The Phoenix-Hecht Collection Model is a highly sophisticated, yet easy-to-use, analysis tool. The model utilizes a true optimization calculation designed to analyze or fine-tune a corporation's current collection system and to evaluate lockbox alternatives. This optimization model selects the best lockbox cities, individual processors and/or lockbox networks for the corporation's remittances. Any type of remittance activity can be evaluated by the model.
The model's optimization routines and degree of accuracy are determined by the data available for optimization. The Phoenix-Hecht Postal Survey, optional Bank Availability times and Retail Remittance data comprise the three major databases supplied by Phoenix-Hecht for use by the Collection Model. Updated databases are delivered to licensees twice a year. A basic license requires a subscription to Postal Survey data for all surveyed remittance processors. The optional Bank Availability Database, containing individual bank availability schedules, can be added to provide the highest level of computational accuracy in any type of remittance collection analysis. Postal Survey data combined with Availability data is the best measurement of what a corporate customer can expect in terms of total float especially in a wholesale lockbox. For subscribers electing not to purchase the Availability database the Collection Model uses Postal Survey data and local origination check clearing assumptions. Use of the Retail Remittance data base provides an accurate float analysis for lower dollar payments.
The Collection Model provides complete data input, data retention and optimization flexibility along with multiple reporting options to present the most complete analysis and presentation possible. In addition the full resources of Phoenix-Hecht are available to assist licensees in study set-up, model usage and results interpretation.
Use of the Collection Model addresses two key concerns of a remittance study: the selection of processing sites and the assignment of customers by geographic area to lockbox locations. Principal benefits derived from a study are a reduction in float and a possible reduction in processing costs. The Collection Model can also evaluate the current collection system, determine the value of a lockbox network, or optimize within the current or an alternative processing system.
Several steps are involved in setting up the typical remittance study. Some questions to be considered are:
The next phase is data collection. One of the most important parts of a lockbox study is the remittance sample. You must decide whether to obtain a complete sample of individual checks for some study period or whether aggregate data is sufficient.
Improper selection of the sample is the largest single cause of error in a lockbox study. The sample should depict the typical volume level and geographic mix of revenue derived from the customer base. Unusual items, such as one time payments or intra-corporate items, should be removed. All large dollar items should be fully represented in the sample. The time period during which the sample is taken does not have to be continuous, but it should be carefully selected and must represent a complete billing cycle and capture remittances from all significant customers.
The Collection Model without the Bank Availability database option derives all of its data from the Postal Survey. The availability component of total float is based on the assumption that all remittances are drawn on banks local to the mailing address. Thus, the model cannot detect or compensate for the presence of remote disbursing. The inability of the model to capture specific drawee bank information limits the applicability of the model in some lockbox optimizations. It is recommended that it not be used for wholesale lockbox studies that show significant (more than 25%) remote disbursing in their customer base. Phoenix-Hecht recommends that such studies be performed using the Bank Availability Database. Since retail lockbox systems are rarely impacted by remote disbursing, but are influenced by processing considerations, the Collection Model, with a special Retail Mail Analysis database, can be used for retail lockbox studies of any size.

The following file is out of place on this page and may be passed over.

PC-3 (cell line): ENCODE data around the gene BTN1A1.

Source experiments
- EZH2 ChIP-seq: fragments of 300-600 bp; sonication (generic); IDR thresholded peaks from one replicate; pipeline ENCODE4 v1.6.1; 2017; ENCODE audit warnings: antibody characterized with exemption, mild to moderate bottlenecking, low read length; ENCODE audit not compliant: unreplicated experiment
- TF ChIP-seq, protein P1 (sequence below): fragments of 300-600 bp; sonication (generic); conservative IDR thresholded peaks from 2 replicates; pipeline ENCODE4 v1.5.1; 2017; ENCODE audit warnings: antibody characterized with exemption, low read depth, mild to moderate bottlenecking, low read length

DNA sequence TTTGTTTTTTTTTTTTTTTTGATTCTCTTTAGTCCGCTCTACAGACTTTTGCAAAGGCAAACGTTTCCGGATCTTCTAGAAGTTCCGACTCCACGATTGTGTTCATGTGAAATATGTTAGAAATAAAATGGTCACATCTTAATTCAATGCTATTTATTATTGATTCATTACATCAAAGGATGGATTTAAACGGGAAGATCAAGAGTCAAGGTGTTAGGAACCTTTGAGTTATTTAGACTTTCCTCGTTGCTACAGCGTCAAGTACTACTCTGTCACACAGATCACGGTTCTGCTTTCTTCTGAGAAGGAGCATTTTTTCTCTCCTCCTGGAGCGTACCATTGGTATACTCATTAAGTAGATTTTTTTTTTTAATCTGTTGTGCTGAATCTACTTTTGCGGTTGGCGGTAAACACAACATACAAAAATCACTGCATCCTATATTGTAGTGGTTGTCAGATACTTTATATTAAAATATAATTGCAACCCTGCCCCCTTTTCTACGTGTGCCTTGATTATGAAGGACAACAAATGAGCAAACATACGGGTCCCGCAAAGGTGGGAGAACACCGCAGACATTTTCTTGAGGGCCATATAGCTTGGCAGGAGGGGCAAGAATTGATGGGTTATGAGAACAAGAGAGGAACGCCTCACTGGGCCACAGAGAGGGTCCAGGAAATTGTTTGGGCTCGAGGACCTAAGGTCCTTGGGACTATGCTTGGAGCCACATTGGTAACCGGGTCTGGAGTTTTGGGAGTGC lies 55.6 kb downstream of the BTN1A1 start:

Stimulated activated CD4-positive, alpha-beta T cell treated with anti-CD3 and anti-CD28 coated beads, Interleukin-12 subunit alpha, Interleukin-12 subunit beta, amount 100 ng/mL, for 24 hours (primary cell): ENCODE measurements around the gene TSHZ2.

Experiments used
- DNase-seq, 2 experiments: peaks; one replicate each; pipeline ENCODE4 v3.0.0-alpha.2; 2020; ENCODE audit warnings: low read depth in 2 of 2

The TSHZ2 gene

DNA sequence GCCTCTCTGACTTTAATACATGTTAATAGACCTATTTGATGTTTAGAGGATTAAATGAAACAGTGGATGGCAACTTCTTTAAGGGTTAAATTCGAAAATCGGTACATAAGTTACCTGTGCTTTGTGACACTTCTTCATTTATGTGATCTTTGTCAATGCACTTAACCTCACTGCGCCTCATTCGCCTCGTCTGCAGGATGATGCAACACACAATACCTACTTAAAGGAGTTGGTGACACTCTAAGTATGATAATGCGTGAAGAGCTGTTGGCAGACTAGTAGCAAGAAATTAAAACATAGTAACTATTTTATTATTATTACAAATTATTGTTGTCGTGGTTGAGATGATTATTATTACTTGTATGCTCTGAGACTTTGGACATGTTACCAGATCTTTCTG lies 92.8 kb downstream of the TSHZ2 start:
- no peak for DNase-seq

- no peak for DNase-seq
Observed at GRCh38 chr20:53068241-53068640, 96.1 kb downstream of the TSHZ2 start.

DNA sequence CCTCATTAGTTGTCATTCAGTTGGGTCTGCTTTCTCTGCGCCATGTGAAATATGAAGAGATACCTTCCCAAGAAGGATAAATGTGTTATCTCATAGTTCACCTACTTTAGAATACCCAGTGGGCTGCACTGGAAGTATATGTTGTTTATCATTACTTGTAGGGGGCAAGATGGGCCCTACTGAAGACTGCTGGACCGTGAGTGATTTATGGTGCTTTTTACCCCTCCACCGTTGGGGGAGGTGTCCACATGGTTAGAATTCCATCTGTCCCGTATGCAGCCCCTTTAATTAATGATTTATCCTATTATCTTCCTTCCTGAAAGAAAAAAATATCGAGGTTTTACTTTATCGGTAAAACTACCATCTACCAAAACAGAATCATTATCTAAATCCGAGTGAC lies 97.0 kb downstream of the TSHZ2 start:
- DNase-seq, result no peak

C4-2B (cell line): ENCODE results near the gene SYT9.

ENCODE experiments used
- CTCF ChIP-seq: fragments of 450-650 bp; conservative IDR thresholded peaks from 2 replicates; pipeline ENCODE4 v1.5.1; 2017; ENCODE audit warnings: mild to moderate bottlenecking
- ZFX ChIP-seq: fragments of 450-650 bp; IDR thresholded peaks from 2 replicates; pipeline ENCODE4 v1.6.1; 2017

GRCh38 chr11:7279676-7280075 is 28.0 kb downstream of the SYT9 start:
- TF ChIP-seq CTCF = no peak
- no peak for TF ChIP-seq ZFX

The Postal Survey Report breaks out mail and availability float, the two components of total float. The term mail time can sometimes be misleading. While mail times are measured in elapsed hours they are reported in whole days. The whole day measurement reflects the calendar days from day of mailing to banking day of ledger credit. The whole day measurement is consistent with what corporations observe as mail time: the number of calendar days between the mailing date and the day the deposit is reflected on their bank statement.
The Collection Model will automatically determine which features can be used based on data captured in the check sample and the licensees data subscriptions. Agreement between the Collection Model and a version without the optional Bank Availability database is entirely check sample dependent and cannot always be predicted. In general, with a 75% or higher level of local disbursement activity, the probability of the models study of identical data yielding the same results is very high. The decision whether to analyze drawee bank information (that is transit endpoints requiring the Bank Availability data) in a lockbox analysis is one that must be made by the analyst and the corporation based upon considerations of cost, sensitivity to float, accuracy, and implementation limitations.
Through a lockbox study, one can perform a number of investigations to evaluate how well the current collection system is working and suggest the best possible system, or to create alternative options that reflect restrictions imposed by the client. The Phoenix-Hecht Collection Model with the appropriate data bases can model any remittance processing scenario and optimize alternatives.